The third floor Warren Square A is in need of repair on Friday, Feb. 27, 2015. Opening the third floor would allow more students to live there. (Sydney O'Tapi/B&W photo)

Warren Square in disrepair: Students call for renovations

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The Warren Square complex, which is comprised of five houses and is located across from the Alumni Memorial Building, houses dozens of upperclassmen students. However, many of the residence facilities within the complex come with disrepairs that make parts of them unusable and inhabitable.

The complex is home to a number of Live Lehigh communities, including Greengineering, Live.Learn.Serve, Coding the Future, Music Appreciation, Outdoor Adventure and Christian Live Lehigh.

“It’s very lovely to live here,” said Eugene Vivino, ’16, a resident of Warren Square A and a member of the Greengineering community. “It’s a delightful community.”

Many residents of Warren Square expressed this same sentiment, however, several feel as if Warren Square holds untapped potential that Lehigh is overlooking.

The restricted third floors of Warren Square houses A, B and D, are currently not used or habitable. The basements of Warren Square B and Warren Square D are also not utilized.

“The basement is literally rubble and concrete,” said Kristen Mejia, ’17, the Gryphon in Warren Square D.

Lauren Sleator, ’16, another member of the Greengineering community and resident of Warren Square A, expressed similar feelings about her residence hall.

“The house is not in very great working condition,” she said. “It is a disaster on the third floor, but it is kept locked for a reason.”

Connor Burbridge, ’17, the Gryphon in Warren Square A, said that the facility has a lot of unused space that could be useful to their communities.

He expressed that it would be expensive to repair all the damage and that the university had already spent a lot of money providing his house with a greenhouse. This greenhouse allows the residents of Warren Square A to grow plants year-round.

“They do spend money, but not on the dormitory part,” Burbridge said.

Burbridge added that maintenance does fix problems that arise in the house. However, Lehigh has not agreed to repair the third floor.

According to Vivino, maintenance will occasionally come to check on the third floor of Warren Square A.

Ozzie Breiner, the director of residential services, said that the houses of Warren Square “are inspected by the city on a yearly basis. They are as safe as any other residence facility on our campus.”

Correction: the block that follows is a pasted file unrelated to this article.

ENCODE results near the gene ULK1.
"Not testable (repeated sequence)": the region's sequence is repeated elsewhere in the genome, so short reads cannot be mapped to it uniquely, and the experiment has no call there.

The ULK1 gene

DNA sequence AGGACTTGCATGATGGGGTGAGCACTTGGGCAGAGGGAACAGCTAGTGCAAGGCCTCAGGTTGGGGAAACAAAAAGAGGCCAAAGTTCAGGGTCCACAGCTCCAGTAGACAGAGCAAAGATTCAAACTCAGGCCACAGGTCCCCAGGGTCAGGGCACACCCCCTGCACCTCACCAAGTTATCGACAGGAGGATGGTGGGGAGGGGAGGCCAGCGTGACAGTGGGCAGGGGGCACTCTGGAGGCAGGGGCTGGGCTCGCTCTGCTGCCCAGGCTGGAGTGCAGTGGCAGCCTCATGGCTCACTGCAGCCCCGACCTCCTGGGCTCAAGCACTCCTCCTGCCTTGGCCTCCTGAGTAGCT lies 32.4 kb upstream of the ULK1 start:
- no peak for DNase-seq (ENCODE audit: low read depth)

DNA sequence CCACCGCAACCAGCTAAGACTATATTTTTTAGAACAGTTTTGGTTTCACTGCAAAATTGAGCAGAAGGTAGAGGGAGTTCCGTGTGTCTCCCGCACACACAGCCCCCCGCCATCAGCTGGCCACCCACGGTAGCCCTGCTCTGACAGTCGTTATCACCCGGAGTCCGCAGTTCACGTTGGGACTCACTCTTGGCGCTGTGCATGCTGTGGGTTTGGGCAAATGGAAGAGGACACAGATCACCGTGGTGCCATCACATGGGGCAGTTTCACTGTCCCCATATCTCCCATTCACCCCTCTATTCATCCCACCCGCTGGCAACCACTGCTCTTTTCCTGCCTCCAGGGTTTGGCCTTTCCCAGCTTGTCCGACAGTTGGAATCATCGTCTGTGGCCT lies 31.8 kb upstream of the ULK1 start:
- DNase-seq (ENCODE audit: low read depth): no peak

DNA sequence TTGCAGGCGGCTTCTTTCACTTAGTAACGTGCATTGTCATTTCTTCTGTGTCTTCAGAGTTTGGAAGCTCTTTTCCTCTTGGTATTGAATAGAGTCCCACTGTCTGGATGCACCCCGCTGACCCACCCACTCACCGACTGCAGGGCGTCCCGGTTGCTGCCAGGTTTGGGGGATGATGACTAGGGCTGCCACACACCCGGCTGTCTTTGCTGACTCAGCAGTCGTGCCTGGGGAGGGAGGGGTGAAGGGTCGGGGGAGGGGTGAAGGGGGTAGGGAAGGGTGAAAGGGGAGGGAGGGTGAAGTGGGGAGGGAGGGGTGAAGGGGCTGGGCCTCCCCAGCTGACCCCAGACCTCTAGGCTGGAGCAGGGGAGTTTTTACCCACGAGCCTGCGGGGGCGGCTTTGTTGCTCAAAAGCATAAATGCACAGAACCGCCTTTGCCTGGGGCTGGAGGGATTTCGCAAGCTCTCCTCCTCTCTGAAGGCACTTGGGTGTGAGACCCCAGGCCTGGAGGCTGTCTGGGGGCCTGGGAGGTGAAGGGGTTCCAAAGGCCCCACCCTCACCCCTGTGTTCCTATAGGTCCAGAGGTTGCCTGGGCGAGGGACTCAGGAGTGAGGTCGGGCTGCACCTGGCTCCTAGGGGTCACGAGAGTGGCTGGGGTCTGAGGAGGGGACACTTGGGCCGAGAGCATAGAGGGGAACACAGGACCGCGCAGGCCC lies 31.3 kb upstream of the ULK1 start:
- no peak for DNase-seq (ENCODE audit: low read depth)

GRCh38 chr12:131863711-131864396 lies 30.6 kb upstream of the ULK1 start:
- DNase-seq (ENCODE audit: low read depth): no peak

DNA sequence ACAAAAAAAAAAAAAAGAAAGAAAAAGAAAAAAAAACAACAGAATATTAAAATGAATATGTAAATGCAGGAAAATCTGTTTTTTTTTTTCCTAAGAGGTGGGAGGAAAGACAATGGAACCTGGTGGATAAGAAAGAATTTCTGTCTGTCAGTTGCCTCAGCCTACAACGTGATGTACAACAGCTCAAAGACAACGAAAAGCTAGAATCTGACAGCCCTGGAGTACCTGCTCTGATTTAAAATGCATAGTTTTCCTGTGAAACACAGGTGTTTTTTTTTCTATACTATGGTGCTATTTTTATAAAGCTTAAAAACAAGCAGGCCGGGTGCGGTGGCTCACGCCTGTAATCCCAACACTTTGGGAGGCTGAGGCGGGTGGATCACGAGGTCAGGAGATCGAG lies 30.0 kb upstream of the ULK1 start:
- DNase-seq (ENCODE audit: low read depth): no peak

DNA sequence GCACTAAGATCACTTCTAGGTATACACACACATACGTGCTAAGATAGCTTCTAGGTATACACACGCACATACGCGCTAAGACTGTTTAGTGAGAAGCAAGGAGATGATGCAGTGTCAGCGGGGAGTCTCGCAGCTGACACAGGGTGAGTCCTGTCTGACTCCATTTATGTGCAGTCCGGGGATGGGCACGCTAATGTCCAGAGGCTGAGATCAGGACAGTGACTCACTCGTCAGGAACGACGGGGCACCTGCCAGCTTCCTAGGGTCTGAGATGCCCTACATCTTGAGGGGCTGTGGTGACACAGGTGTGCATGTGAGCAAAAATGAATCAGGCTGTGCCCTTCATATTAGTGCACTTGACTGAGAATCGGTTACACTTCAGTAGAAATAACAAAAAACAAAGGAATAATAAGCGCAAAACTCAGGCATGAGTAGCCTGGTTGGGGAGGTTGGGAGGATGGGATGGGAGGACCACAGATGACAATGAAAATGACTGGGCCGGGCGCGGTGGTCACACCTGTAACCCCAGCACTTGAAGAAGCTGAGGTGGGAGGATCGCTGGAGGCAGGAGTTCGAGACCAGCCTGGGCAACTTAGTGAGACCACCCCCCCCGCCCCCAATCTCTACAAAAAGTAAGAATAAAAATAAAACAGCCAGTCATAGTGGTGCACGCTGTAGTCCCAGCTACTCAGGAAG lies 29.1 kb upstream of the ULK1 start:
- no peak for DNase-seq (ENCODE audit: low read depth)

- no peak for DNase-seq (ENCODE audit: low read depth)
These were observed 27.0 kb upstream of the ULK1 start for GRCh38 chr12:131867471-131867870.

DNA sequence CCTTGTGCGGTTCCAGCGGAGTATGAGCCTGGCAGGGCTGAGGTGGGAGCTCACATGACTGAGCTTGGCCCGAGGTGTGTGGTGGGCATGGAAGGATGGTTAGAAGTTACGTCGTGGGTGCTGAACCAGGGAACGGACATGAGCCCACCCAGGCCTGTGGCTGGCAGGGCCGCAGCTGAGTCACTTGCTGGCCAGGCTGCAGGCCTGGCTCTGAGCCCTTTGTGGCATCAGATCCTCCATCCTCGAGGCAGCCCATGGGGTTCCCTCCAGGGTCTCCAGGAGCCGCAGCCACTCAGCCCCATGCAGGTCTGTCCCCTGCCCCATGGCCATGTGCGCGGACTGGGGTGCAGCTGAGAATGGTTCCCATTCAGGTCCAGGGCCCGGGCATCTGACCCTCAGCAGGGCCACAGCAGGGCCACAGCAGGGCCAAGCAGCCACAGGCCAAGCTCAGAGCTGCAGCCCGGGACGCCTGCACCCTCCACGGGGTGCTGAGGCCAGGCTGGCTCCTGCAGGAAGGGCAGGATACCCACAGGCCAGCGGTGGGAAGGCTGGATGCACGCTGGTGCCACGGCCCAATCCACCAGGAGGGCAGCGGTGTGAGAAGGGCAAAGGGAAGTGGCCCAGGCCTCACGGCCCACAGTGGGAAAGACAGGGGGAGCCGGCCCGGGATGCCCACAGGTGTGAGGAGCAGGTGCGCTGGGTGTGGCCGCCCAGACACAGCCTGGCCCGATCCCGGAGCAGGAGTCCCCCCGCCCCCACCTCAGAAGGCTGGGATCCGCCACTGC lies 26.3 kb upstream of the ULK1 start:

Unlike some of the other Warren Square houses, Warren Square F, home to the Christian Live Lehigh community, has both a usable third floor and basement.

“Warren Square D is definitely the worst house in Warren Square,” Mejia said. “The difference between Warren Square F and Warren Square D is crazy. They are on completely different levels.”

In addition to its restricted third floor and unusable basement, Warren Square D, home to the Outdoor Adventure community, has a very unusual layout. Mejia explained that this makes it difficult to create a better community because the facility plays a large role in building the community.

“It’s upsetting,” Mejia said. “There’s so much that they can do to the house, but they just don’t do it. In reality, they can do so much better.”

Burbridge also talked about the importance of community in his house.

“As a community, we have done a good job at making it feel like a home,” he said. “But communities fluctuate, and this may be the reason why they don’t upgrade some of the houses.”

Burbridge said the condition of the house impacts the community’s ability to recruit other students to live in the house in future years.

Many of the houses in Warren Square are known to be very old, and therefore, a great amount of upkeep is required to keep the living spaces maintained.

“We care to maintain it more than they do,” Vivino said. “We planted flowers, put mulch down and paid out of our own budget.”

The Warren Square complex sits on the fringe of Lehigh’s campus and the houses may not be easily visible to visitors. Burbridge believes that this invisibility and the lack of constant flow in the Live Lehigh communities both contribute to the problem as to why some of these buildings have not been renovated or retrofitted.

“Lehigh should maximize their hidden resources and create wonderful places out of these unused spaces,” said Vivino.

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